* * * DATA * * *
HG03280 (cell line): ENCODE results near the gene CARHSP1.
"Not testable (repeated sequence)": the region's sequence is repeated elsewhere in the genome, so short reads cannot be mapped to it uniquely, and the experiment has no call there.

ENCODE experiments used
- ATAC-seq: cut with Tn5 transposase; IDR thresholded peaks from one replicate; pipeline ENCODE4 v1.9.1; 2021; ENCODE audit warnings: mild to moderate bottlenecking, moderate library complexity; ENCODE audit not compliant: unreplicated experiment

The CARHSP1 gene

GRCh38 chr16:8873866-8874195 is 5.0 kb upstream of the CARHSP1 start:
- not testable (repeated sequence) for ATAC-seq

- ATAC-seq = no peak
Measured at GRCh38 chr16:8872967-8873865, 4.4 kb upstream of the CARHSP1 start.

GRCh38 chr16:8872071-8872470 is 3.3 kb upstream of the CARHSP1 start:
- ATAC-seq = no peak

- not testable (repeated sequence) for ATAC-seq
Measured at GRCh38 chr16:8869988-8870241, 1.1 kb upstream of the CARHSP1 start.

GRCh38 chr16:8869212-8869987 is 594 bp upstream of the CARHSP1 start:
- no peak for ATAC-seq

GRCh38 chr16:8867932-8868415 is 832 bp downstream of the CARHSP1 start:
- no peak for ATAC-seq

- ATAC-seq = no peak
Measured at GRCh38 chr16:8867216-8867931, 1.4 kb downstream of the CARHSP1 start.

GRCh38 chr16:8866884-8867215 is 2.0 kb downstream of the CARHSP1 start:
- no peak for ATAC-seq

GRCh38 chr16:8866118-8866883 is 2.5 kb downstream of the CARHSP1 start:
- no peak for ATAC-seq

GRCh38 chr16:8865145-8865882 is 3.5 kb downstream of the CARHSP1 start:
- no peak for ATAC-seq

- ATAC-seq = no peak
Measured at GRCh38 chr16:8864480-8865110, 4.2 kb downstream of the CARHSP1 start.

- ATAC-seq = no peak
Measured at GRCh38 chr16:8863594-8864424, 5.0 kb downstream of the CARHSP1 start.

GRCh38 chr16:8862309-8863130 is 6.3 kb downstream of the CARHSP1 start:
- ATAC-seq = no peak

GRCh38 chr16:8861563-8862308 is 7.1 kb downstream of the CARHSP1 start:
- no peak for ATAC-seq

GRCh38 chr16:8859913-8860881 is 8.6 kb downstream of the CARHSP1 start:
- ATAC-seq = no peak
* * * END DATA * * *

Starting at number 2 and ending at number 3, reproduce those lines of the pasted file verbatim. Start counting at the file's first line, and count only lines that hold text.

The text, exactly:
"Not testable (repeated sequence)": the region's sequence is repeated elsewhere in the genome, so short reads cannot be mapped to it uniquely, and the experiment has no call there.

ENCODE experiments used